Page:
According to a recent report from the International Energy Agency (IEA), demand for energy has been increasing steadily since 2000, and coal supplies account for nearly half of the incremental primary energy supply globally. Coal demand grew 4.3 percent in 2011 alone and is unlikely to decrease in the foreseeable future.
“Coal’s share of the global energy mix continues to grow each year, and if no changes are made to current policies, coal will catch oil within a decade,” Maria van der Hoeven, IEA executive director, said………………………………………..Full Article: Source

Posted on 24 January 2013 by VRS |  Email |Print

Low interest rates and quantitative easing will boost investor purchases of gold and buoy prices this year, Morgan Stanley said, even as it lowered its forecast for the precious metal. Platinum may advance as supplies tighten.
“We remain bullish on the gold price outlook in 2013 despite recent selling pressure triggered by market concerns of an earlier-than-previously-anticipated tightening in U.S. monetary policy,” analysts Peter Richardson and Joel Crane wrote in a report today. The bank expects gold to average $1,773 an ounce this year, 4 percent less than an earlier forecast. Prices may gain to $1,845 in 2014………………………………………..Full Article: Source

Posted on 24 January 2013 by VRS |  Email |Print

Households in Japan, the world’s third largest economy, continued to sell rather than Buy Gold in 2012, according to results from the country’s biggest bullion retailer. Tanaka Kikinzoku Kogyo, founded in 1885 and part of the Tanaka Holdings Group, says that its purchases of gold bullion from the public outweighed its sales for the eighth year running in 2012.
The news contradicts many late-2012 claims that Japanese gold demand was surging as a result of weak monetary policy. This week’s new 30-year highs in the Yen gold price has also seen more selling than buying, according to Japanese retailers. ……………………………………….Full Article: Source

Posted on 24 January 2013 by VRS |  Email |Print

HSBC has quietly moved into acquiring large amounts of silver bullion. The bank has secured another deal to buy silver bars from KGHM, which brings their total purchases of silver from KGHM alone in the last 12 months to $876 million or PLN 3.65 billion.
KGHM is one of the largest producers of silver in the world and is the second-largest producer of refined silver in the world. They produce silver bars registered under the brand KGHM HG that are attested to by “Good Delivery” certificates issued by the London Bullion Market Association and the Dubai Multi Commodities Centre………………………………………..Full Article: Source

Posted on 24 January 2013 by VRS |  Email |Print

Actual shipments of rare earths in 2012 by China reached only 16,265 metric tonnes, declining by 3.5 per cent versus a year ago, official data released by the China Customs Statistics Information Center on Tuesday showed.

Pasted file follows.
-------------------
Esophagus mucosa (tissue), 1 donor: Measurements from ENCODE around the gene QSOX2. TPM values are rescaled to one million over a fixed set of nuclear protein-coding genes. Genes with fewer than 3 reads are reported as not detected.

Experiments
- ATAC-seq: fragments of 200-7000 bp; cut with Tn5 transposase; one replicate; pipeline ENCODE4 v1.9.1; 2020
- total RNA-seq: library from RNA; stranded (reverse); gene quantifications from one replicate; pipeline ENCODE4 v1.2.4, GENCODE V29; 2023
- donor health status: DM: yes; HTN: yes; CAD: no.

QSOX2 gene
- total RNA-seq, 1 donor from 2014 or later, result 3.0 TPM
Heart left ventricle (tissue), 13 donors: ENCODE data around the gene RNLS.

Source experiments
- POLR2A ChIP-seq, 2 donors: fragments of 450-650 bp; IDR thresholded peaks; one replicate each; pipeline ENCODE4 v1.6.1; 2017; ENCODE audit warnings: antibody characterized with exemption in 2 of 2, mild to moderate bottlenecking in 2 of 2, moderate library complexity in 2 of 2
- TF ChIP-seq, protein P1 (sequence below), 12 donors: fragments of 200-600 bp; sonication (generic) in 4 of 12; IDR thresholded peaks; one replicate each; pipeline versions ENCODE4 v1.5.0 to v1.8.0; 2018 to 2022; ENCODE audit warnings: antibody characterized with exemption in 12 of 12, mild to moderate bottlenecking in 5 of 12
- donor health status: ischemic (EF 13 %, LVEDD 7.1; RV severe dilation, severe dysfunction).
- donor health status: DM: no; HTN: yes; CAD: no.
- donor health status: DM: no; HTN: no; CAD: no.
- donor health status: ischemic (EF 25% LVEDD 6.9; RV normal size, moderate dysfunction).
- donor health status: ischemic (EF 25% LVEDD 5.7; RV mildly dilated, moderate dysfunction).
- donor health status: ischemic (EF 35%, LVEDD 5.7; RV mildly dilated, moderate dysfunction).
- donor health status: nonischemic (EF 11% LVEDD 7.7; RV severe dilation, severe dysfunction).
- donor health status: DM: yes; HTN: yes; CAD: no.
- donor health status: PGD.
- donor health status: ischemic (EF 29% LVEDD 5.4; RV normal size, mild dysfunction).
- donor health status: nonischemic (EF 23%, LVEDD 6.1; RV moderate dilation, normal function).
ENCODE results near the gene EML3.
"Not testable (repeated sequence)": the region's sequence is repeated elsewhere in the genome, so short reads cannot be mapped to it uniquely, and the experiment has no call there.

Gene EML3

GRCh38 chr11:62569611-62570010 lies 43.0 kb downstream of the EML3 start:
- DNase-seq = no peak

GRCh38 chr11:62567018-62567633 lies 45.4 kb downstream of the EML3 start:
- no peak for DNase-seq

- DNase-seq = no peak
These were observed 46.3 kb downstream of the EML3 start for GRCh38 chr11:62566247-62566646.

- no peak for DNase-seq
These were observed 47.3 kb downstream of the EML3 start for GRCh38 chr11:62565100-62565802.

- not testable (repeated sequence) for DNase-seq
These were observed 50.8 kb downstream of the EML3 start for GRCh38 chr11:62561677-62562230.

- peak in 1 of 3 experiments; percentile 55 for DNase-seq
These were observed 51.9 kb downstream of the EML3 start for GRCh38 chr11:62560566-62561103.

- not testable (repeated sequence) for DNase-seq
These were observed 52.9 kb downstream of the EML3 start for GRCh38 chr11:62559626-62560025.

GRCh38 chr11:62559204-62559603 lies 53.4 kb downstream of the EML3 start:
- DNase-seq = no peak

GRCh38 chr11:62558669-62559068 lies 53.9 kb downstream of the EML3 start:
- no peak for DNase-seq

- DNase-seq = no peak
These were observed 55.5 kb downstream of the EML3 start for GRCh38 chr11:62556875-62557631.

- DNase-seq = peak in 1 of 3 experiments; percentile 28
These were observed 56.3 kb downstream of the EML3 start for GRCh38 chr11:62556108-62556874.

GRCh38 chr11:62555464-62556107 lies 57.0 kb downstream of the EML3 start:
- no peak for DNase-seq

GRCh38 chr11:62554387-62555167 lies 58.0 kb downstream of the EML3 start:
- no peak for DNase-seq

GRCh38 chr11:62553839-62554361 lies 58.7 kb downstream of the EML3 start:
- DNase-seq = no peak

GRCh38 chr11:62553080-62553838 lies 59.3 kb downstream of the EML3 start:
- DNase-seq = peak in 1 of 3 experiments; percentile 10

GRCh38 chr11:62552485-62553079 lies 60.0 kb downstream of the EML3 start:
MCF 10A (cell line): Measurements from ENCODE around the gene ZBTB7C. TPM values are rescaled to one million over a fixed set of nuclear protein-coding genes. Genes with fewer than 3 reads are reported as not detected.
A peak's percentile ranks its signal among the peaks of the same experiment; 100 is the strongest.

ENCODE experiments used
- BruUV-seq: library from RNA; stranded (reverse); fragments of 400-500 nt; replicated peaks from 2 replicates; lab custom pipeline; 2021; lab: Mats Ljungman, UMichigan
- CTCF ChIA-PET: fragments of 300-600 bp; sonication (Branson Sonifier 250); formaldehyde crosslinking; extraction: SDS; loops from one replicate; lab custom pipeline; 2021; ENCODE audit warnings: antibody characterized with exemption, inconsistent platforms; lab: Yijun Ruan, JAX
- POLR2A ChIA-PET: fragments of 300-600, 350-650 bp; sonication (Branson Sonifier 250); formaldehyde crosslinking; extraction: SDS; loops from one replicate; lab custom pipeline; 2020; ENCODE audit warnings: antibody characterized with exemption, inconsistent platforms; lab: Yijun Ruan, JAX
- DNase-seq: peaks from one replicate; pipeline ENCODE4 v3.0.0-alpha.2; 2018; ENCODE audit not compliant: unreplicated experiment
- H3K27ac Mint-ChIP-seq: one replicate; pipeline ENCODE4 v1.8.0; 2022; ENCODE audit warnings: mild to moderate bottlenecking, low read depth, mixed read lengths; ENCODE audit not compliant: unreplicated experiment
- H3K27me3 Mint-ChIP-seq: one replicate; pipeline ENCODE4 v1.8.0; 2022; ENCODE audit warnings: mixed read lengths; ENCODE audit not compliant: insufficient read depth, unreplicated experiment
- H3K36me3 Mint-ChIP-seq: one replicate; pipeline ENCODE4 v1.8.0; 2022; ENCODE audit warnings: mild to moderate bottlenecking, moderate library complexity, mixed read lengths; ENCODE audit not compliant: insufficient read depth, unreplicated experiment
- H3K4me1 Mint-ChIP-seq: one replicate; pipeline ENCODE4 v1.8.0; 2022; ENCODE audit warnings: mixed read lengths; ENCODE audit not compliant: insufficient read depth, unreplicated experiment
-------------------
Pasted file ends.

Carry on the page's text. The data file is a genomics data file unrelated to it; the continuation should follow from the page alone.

It was likewise a far cry to the 2012 export guidance that the country set at 30,966 tonnes. Moreover, the center said the total export value in 2012 also dropped by 66 per cent year-on-year to $906 million. In December 2012, China set its first batch of rare-earth export quotas for 2013 at 15,501 tonnes. The amount would already account as its half-year quota………………………………………..Full Article: Source

Posted on 24 January 2013 by VRS |  Email |Print

The year 2012 turned out to be a record year for global crude steel production, according to World Steel Association (worldsteel).The growth came mainly from Asia and North America while crude steel production in the EU (27) and South America decreased in 2012 compared to 2011.
Annual production for Asia was 1,012.7 Mt of crude steel in 2012, an increase of 2.6% compared to 2011. The region’s share of world steel production increased slightly from 64.5% in 2011 to 65.4% in 2012. China’s crude steel production in 2012 reached 716.5 Mt, an increase of 3.1% on 2011………………………………………..Full Article: Source

Posted on 24 January 2013 by VRS |  Email |Print

Commodity prices are rebounding, but don’t hold your breath for megadeals in mining as a new crop of CEOs takes over.
At least 20 mining chief executive officers have stepped down in the past year, many under pressure from investors and boards. Tom Albanese, CEO at Rio Tinto PLC, was the latest to leave the corner office, agreeing to step down last week as the mining giant said it would write off roughly $14 billion in the value of various assets………………………………………..Full Article: Source

Posted on 24 January 2013 by VRS |  Email |Print

Gold exchange traded funds have remained relatively flat so far this year, but S&P Capital IQ analysts expect the precious metal to strengthen this year as loose monetary policies debase global currencies and low gold supply support prices.
“S&P Capital IQ Equity Research remains positive on the outlook for gold and gold-related investments for 2013,” Leo Larkin, S&P Capital IQ Equity Analyst, writes in a research note. “We expect gold to rise 15% in 2013 and finish the year at about the $1,930 level.”……………………………………….Full Article: Source

Posted on 24 January 2013 by VRS |  Email |Print